In the study researchers employed a mouse model called Bmal1 knockout (KO), which inhibits the expression of the Bmal1 clock gene in the suprachiasmatic nucleus. This is the region in the brain responsible for regulating circadian rhythms. In this model, however, they were able to restore Bmal1 expression in various tissues, including skeletal muscle. The KO mice exhibited unusual patterns of activity and inactivity, oxygen consumption, energy expenditure, and glucose and lipid oxidation compared to wild-type mice, demonstrating disrupted circadian rhythms due to the absence of the Bmal1 gene.

By 26 weeks, the knockout (KO) mice had experienced a decrease in both weight and muscle mass compared to their condition at 10 weeks, along with evidence of mitochondrial damage in their muscles. However, when the expression of the gene was reinstated in both the muscle and brain of certain mice, their muscle mass and strength were maintained. This led researchers to conclude that interaction between the clocks in the brain and muscle is essential to stave off early muscle aging.

As individuals grow older, their sleep-wake cycles undergo changes, and they also experience a loss of muscle mass. This study proposes that these phenomena are closely linked. Typically, aging leads to an adjustment in sleep patterns, with older adults tending to wake up earlier in the morning and go to bed earlier in the evening. However, for some elderly individuals, especially those suffering from neurodegenerative diseases like Alzheimer’s, sleep patterns may become highly erratic and fragmented.

This research has discovered a potential method to restore the functioning of circadian clocks in both the brain and muscles. By adopting a time-restricted feeding regimen for older adult mice, the scientists were able to revive rhythmic gene expression in the muscle tissue, effectively preventing the decline in muscle function.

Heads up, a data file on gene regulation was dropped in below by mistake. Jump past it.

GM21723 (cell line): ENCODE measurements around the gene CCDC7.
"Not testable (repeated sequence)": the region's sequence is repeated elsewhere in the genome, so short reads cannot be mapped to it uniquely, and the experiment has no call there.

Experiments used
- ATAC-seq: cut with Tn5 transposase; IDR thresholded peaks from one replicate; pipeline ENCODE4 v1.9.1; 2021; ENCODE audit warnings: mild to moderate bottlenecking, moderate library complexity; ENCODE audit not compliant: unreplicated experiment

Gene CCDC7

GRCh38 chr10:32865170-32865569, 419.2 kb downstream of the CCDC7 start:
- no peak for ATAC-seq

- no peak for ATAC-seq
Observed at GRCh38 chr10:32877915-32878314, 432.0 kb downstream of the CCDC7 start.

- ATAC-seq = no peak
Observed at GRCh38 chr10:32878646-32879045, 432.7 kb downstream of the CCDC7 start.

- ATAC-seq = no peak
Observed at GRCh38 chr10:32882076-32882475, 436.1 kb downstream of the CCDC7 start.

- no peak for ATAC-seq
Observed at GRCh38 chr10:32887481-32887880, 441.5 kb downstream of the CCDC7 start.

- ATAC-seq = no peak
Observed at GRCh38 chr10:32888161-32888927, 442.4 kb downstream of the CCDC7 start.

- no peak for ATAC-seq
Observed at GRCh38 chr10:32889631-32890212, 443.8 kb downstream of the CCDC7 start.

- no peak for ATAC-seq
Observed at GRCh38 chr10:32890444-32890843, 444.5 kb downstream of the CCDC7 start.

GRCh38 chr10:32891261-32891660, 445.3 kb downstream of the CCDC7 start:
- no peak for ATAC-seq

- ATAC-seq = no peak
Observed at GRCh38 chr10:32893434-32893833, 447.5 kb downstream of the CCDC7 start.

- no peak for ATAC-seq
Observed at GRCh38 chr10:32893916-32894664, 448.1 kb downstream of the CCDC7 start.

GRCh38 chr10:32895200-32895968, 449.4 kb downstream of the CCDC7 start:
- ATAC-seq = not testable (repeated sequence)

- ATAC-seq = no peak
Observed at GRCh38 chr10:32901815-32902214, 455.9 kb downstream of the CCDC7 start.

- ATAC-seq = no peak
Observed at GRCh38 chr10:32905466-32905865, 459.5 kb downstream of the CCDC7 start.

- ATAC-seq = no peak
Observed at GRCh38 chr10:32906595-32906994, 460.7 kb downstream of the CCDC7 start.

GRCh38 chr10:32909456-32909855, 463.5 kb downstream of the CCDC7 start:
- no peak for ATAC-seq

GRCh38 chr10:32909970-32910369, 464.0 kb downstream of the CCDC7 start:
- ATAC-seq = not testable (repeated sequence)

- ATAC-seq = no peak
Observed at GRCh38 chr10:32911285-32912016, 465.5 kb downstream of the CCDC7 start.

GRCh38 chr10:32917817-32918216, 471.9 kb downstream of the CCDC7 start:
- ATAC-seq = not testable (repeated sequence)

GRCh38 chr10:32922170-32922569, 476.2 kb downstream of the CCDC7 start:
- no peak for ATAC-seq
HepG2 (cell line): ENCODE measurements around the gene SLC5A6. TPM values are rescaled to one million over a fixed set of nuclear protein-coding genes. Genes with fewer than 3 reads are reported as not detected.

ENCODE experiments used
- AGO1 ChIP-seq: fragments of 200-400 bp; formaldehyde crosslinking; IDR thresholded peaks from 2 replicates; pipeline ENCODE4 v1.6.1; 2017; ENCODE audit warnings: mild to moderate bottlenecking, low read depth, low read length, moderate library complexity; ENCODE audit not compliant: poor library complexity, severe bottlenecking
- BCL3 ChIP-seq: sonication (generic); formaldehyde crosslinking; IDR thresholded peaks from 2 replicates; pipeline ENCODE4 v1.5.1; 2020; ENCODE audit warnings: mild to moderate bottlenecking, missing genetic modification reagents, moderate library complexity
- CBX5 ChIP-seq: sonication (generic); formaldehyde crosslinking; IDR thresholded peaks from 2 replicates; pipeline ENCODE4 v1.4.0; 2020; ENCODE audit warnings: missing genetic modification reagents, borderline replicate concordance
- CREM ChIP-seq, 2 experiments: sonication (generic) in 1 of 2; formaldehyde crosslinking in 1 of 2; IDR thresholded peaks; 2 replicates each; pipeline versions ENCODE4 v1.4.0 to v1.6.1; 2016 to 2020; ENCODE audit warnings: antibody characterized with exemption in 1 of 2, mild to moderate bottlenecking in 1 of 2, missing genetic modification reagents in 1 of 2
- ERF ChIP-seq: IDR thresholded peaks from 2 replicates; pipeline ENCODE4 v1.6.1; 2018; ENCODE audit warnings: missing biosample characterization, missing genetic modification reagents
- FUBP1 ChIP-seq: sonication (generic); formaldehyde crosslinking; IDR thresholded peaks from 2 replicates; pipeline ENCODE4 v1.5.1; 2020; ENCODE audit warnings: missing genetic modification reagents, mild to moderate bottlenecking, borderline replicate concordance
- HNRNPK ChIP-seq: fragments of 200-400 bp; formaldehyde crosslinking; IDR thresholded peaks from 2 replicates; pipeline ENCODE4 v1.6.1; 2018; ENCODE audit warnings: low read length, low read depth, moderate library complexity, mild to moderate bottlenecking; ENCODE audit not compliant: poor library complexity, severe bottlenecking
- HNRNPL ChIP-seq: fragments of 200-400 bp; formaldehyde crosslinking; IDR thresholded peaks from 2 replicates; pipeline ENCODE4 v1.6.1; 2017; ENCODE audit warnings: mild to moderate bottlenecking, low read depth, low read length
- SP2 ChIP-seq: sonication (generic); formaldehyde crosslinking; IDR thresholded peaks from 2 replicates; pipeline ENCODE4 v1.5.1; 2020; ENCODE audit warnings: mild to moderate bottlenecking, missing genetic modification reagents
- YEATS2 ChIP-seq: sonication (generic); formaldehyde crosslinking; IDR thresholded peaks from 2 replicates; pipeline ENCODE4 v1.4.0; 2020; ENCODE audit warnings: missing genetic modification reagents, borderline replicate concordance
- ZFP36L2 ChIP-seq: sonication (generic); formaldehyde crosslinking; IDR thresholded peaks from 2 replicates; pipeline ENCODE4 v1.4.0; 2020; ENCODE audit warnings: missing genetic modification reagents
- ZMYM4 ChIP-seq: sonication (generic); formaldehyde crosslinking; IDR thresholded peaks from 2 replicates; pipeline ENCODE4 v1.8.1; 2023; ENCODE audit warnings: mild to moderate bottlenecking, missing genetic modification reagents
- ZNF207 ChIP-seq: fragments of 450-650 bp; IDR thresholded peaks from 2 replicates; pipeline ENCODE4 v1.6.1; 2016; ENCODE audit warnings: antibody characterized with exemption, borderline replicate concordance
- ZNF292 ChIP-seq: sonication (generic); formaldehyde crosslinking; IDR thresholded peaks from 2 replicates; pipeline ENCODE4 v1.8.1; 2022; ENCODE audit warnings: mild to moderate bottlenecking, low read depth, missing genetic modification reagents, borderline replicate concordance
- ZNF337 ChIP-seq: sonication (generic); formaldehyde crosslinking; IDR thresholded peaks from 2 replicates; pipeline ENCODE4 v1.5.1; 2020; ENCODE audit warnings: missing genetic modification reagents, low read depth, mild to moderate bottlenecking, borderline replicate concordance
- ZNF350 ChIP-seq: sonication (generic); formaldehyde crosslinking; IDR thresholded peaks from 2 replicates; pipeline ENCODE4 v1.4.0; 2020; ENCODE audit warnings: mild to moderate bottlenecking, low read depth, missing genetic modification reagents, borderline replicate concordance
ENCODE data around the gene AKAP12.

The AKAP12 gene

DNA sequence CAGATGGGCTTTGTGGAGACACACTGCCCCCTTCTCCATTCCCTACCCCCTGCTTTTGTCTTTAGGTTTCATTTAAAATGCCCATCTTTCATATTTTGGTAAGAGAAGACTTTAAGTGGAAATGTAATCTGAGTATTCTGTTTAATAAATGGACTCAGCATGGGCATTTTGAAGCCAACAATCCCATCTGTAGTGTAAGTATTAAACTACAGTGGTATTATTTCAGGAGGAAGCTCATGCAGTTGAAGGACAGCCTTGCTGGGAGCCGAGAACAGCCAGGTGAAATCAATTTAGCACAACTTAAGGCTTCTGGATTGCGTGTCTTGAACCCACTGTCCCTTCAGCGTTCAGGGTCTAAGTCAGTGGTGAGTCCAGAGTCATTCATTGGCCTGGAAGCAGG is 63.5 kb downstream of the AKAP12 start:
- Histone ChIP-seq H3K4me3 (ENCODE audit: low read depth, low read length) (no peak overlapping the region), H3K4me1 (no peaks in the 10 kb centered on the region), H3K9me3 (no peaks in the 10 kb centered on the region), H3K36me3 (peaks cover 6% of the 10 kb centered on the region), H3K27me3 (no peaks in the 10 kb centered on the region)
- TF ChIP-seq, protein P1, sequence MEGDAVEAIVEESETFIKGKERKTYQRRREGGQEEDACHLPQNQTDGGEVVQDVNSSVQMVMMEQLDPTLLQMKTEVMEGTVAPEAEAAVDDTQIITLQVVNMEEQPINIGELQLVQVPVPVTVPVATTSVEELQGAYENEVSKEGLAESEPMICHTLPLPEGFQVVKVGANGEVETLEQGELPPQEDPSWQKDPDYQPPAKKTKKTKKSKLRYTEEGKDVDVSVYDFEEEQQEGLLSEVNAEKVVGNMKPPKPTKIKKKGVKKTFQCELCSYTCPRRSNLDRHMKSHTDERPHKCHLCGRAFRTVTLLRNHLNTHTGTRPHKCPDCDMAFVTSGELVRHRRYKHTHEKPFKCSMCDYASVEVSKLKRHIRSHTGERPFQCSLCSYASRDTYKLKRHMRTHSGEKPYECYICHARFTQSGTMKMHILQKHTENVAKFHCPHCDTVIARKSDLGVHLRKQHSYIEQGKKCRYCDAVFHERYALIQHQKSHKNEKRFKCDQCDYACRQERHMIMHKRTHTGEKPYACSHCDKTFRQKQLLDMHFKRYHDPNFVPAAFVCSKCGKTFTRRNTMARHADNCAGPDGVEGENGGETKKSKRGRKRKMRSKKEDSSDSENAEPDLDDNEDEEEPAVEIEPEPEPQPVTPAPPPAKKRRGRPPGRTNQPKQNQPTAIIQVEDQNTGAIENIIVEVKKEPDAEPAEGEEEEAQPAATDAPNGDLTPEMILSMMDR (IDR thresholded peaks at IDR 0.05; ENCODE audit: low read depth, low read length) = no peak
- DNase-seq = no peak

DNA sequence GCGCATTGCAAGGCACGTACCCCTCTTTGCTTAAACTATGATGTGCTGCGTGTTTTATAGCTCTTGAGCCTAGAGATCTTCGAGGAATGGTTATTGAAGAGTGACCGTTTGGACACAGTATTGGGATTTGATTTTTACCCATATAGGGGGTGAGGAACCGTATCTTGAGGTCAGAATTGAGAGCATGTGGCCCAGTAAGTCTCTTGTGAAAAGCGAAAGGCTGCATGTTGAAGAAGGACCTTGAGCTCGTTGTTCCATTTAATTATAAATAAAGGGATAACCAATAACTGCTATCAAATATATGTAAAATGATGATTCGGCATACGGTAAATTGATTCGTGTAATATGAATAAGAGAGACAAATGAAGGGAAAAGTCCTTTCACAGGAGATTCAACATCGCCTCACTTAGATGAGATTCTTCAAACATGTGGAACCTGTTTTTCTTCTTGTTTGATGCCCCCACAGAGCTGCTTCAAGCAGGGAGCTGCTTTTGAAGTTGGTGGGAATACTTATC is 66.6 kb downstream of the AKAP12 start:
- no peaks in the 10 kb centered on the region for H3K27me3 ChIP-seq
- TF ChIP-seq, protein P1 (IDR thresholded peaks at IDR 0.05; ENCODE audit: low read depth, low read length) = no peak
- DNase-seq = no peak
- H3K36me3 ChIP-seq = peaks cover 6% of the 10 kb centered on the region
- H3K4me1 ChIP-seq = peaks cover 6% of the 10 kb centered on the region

These results shed light on potential physiological shifts that occur with aging and how time-restricted eating could potentially counteract these changes. However, confirmation through human trials is necessary before drawing extensive conclusions about the effects of the circadian clock on human aging. It remains unclear whether such dietary strategies could help prevent muscle aging in people. The observation that limiting food intake to the active phase of mice partially reinstated the function of the central clock and bolstered the skeletal clock underscores the significant role that timing of eating plays in supporting circadian rhythms.

To view the original scientific study click below:
Brain-muscle communication prevents muscle aging by maintaining daily physiology

Stem Cells Enhance Memory and Combat Inflammation in Mice